What I came to realize is that up until this conversation, I had been limiting my prayers to praying “about” my illness.  My friend’s seemingly absurd suggestion of praying “with” my illness was an invitation to deepen and expand my prayer life, as well as see my illness and my body from a new perspective.  My friend introduced me to a wonderful book, Broken Body, Healing Spirit: Lectio Divina and Living with Illness, by Mary C. Earle.  I had practiced Lectio Divina for years, and had even led retreats and small groups using this prayer discipline.  I knew that Lectio Divina (Holy/Sacred Reading) could be used not only with Scripture, but with any text. I had even known some who used this prayer with art work, but I had never considered the possibility of using my body, much less my illness as the sacred text.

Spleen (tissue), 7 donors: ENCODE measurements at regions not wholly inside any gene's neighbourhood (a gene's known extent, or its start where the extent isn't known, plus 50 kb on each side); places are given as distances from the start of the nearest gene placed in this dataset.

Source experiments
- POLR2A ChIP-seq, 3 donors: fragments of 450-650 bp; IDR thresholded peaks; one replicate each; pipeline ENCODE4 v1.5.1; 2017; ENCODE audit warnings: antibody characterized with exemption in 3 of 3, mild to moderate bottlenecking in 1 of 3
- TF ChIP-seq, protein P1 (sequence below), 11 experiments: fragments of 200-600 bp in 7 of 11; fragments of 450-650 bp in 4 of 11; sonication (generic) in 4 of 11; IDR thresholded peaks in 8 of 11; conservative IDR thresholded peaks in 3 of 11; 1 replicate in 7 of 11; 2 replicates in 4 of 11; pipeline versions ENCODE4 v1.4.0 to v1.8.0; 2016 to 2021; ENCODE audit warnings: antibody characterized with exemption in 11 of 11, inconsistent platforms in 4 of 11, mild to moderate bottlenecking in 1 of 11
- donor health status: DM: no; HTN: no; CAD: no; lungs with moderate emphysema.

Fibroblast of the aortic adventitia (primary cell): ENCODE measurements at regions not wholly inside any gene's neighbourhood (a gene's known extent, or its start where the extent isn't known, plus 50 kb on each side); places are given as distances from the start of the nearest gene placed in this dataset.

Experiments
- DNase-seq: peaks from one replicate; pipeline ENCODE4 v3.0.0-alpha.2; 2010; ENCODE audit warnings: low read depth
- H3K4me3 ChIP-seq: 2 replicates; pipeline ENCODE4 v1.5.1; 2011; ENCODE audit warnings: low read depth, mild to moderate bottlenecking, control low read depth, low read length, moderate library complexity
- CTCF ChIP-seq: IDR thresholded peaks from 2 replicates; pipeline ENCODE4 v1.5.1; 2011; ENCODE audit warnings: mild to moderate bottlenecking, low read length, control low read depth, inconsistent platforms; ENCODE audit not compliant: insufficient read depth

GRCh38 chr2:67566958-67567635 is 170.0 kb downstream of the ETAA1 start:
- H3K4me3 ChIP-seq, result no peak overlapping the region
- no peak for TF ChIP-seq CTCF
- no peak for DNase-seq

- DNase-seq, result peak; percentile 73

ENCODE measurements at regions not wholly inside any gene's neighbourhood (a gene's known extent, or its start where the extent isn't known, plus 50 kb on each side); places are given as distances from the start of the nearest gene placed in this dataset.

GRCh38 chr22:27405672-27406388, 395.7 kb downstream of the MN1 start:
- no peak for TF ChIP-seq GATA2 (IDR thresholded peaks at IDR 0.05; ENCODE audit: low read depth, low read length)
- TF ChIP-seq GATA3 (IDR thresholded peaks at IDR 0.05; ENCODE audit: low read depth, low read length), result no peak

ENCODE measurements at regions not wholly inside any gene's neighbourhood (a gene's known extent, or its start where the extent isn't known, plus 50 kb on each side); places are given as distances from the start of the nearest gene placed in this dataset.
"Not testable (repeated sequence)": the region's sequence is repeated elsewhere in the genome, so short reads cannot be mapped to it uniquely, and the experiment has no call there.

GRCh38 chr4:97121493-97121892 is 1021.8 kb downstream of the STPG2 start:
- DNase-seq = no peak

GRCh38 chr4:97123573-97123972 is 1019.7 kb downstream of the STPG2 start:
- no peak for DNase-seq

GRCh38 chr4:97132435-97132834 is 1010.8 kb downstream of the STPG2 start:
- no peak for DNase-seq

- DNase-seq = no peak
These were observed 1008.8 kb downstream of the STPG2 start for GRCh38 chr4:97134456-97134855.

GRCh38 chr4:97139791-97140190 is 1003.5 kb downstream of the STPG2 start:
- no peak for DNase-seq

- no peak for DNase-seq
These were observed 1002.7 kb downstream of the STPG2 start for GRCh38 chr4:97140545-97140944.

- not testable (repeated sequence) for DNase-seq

One of the gifts that I received through expanding this prayer form to my body was a change of perspective.  I stopped seeing my body as the enemy, and I stopped seeing my identity as being defined by my illness.  Not that praying about one’s illness is inappropriate or somehow wrong, but I had become consumed by the “about” and wanting it to go away – even though I knew that chronic disease was just that… chronic, and in my case, there was not just one disease process at work, but several – and this was before what I call “the crash of 2009” when my several different disease processes collided into one another, leaving me completely debilitated and ultimately leading to being disabled.  I realized that my friend’s invitation was to discover a new way of living within my body, and to listen to what it and what God might be saying through it.  It was also a reminder that all of our bodies are sacred.